Trojan War by Ben Moidel

  • Jan 1, 1000

    How it all started

    How it all started
    Eris presents a golden apple to the Gods at King Peleus's wedding, where all the Gods were at the time, but she was not invited as usual. The apple is marked, "for the fairest." The Gods begin to argue over who should receive it. They narrow the choices down to just Athena, Hera, and Aphrodite.
  • Period: Jan 1, 1000 to Jan 15, 1010

    Trojan War

    The Greeks Fighting the Trojans
  • Jan 2, 1000

    The Decision: Judgement of Paris

    The Gods turn to Zeus's judgement. Wisely, he stays neutral in the arguement and suggests asking a mortal for the winner. That mortal is Prince Paris. As he is out letting his father's sheep graze on Mount Ida, the 3 finalist Goddesses appear to him. Each Goddess promised him different prizes for choosing her. Athena promised to grant a victory to the Trojans in a war against Greece, Hera would make him the ruler of Asia and Europe, and Aphrodite would give him the fairest mortal woman.
  • Jan 3, 1000

    Paris's Prize

    Since Paris chose Aphrodite to receive the apple, she gave him the fairest woman, who was Helen. She was so beautiful that many Greek princes wanted to marry her. Her step-father, King Tyndareus, for her father was Zeus, chose for her Menelaus, brother of Agamemnon. Aphrodite lets Paris be Tyndareus's guest. Guests and hosts should have a sacred respect for each other, but Paris takes Helen and leaves while Tyndereus left for Crete, breaking that respect. This adds to Greece's anger.
  • Jan 4, 1000

    It's War!

    Since Helen was so beautiful, her husband, Menelaus, was able to unite Greece to go attack Troy, where Paris took Helen.
  • Jan 12, 1000

    To Troy...

    The Greeks are now ready to sail on to Troy. The problem is, as a soothsayer told them, Artemis was angry over the death of a rabbit and caused a strong wind that held the ships back. To make her happy, the Greeks needed to sacrifice Iphigenia, the army commander Agamemnon's oldest daughter. Now that the wind died down, the thousand Greek ships sail to Troy.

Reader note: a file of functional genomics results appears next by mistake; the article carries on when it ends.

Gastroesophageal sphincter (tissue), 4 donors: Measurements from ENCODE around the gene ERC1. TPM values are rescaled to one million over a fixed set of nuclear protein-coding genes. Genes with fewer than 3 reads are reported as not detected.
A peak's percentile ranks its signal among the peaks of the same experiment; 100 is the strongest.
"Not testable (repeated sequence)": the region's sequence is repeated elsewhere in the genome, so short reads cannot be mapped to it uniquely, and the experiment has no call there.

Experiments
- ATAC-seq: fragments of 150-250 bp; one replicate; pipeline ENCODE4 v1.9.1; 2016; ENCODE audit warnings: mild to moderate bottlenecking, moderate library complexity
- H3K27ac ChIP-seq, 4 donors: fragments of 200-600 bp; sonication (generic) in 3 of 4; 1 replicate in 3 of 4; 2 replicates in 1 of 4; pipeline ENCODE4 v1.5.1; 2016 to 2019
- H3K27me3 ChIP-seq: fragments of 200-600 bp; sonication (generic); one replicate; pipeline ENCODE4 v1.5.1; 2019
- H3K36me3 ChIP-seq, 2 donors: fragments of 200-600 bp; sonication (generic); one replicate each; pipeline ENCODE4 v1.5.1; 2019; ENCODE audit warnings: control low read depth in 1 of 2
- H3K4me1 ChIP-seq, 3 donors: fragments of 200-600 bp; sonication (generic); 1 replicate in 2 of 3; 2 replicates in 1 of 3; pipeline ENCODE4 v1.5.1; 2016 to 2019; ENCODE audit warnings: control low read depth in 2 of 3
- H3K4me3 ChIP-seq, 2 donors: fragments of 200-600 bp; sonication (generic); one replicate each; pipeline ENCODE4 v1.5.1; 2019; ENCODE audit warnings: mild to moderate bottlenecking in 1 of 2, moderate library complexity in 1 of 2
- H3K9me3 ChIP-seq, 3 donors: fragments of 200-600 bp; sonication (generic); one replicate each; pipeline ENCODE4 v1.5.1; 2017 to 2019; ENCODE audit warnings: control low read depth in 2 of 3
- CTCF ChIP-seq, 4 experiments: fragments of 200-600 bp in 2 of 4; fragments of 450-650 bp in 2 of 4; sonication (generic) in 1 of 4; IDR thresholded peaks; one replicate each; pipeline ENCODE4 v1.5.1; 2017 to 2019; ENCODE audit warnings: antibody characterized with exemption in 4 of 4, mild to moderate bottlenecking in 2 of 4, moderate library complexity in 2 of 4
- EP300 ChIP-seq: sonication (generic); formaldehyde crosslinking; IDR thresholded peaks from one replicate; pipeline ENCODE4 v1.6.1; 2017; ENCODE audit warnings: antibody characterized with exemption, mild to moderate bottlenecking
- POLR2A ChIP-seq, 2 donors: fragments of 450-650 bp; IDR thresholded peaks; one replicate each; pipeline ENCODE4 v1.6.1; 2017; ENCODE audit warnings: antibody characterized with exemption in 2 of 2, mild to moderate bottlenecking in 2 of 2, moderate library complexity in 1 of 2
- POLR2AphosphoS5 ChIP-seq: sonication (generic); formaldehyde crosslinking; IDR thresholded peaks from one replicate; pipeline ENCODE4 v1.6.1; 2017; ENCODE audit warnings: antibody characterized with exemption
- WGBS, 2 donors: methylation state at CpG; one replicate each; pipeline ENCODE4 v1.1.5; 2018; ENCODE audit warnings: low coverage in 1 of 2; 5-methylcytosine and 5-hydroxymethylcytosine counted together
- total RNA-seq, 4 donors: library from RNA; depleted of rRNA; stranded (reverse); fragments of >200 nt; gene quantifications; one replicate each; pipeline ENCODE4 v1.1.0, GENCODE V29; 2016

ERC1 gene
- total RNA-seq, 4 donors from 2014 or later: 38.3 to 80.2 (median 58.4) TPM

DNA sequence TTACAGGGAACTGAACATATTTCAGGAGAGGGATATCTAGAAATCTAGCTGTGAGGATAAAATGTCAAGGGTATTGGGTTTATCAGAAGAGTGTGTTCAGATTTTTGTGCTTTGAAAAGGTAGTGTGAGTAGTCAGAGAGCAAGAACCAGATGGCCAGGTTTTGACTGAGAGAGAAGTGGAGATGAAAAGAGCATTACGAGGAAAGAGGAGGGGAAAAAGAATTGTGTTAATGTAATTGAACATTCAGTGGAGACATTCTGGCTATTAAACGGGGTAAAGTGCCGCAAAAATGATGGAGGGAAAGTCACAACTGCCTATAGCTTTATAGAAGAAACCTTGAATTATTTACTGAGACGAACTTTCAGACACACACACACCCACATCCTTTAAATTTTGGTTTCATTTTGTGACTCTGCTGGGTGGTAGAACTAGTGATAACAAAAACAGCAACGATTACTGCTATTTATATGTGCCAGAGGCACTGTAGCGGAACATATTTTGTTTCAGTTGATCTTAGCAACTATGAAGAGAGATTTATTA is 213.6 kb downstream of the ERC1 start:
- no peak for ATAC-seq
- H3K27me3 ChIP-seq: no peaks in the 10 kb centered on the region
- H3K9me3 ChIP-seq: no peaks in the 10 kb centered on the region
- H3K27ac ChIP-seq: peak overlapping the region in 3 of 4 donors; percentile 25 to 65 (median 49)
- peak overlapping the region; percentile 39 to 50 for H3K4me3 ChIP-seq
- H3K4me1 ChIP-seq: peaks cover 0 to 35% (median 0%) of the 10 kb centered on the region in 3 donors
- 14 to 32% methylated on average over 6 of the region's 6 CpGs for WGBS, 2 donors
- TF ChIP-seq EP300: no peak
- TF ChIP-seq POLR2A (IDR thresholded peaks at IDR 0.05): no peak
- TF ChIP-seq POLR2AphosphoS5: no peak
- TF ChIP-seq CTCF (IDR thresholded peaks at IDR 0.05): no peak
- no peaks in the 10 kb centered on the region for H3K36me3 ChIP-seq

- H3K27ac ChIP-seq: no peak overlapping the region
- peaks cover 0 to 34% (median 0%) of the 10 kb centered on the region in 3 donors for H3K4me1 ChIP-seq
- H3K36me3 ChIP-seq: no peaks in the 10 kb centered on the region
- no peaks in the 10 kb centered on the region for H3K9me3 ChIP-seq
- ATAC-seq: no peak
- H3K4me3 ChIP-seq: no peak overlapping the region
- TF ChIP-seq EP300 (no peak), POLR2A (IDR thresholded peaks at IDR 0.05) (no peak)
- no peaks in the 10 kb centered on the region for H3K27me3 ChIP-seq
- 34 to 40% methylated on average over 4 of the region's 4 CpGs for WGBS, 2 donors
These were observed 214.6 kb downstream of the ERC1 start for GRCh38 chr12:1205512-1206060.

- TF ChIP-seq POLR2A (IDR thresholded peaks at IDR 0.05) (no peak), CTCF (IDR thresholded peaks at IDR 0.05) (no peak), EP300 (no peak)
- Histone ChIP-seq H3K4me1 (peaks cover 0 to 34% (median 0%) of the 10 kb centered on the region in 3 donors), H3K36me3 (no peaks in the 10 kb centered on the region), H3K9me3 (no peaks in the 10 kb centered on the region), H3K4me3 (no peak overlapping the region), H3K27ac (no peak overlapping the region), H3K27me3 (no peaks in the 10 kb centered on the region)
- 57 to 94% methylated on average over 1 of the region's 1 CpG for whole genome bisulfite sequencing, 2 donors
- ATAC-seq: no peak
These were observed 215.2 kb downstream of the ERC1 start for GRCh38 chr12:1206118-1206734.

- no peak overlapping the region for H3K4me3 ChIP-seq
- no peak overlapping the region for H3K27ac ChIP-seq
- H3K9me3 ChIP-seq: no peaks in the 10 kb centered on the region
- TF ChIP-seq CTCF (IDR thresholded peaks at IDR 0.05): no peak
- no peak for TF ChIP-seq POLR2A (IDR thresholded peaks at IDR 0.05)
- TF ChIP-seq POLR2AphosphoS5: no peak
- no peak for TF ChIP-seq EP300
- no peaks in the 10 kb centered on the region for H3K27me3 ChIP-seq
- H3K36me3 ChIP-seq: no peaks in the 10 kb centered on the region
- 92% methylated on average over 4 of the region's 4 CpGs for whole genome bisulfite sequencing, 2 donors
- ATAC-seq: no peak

• Apr 12, 1000

    Greek Ships land on the Trojan Shore

    Greek Ships land on the Trojan Shore
    Fighting begins and continues for 9 long years.
  • Feb 20, 1009

    More Fighting...

    After 9 years, there is no sizable advantage to either side. The Trojans finally take a slight advantage as Agamemnon and Achilles, a Greek hero, argue over a woman. Apollo's priest's daughter, Chryseis, who was given to Agamemnon, was summoned back by her father. When she was not returned, Apollo punished the Greek army. Achilles was able to send Chryseis back, but Agamemnon wanted one of Achilles's women in her stead. Achilles refuses to fight for the Greeks and swears revenge.
  • Feb 22, 1009

    The Gods

    The Gods
    By now, the Gods know what state the war was in. Aphrodite, Ares, Apollo, and Artemis support the Trojans. Poseidon, Athena, and Hera support the Greeks. Zeus wants to remain neutral at this point, but favors the Trojans. He sent a false dream to Agamemnon that an attack on Troy would be a success.
  • Feb 23, 1009

    The Battle Ends... or So It Seems

    The Greeks and Trojans fight fiercly in front of Troy's walls. At one point, they stop to let Menelaus and Paris fight by themselves. Menelaus quickly gets an advantage, but Aphrodite teleports Paris back into Troy. The angry Menelaus searches for him, but cannot find him. Finally, Agamemnon adresses both armies and declares Menelaus victorious, therefore Helen should be returned to the Greeks. The Trojans agreed, but Hera told Athena to make a Trojan shoot an arrow at Menelaus.
  • Feb 23, 1009

    Even More Fighting

    With the truce broken by a Trojan, the angered Greeks begin the fight again. Ajax and Diomedes become the Greek champion fighters after Achilles won't fight. On the other hand, Hector and Aeneas are the Trojan champions. At one point, Diomedes injures Aeneas and Aphrodite and Apollo take him to Artemis where he is healed and removed from the battle. Hera helped Diomedes slay Ares who was helping Hector fight, giving a major advantage to the Greeks.
  • Feb 25, 1009

    The Trojan Comeback

    Seeing they were losing the battle, Hector and his mother try to please Athena by offering her a beautiful robe. Athena refuses to help them. Even though Athena was lost, Zeus then assists the Trojans by using Hector to push back the Greeks.
  • Feb 26, 1009

    On the Greek Side...

    A wiseman named Nestor tells Agamemnon to win Achilles back to give the Greeks another advantage. Agamemnon sends valuables to Achilles, but he remains stubborn and unwilling to fight. Without Achilles, the Greeks gain no ground once more.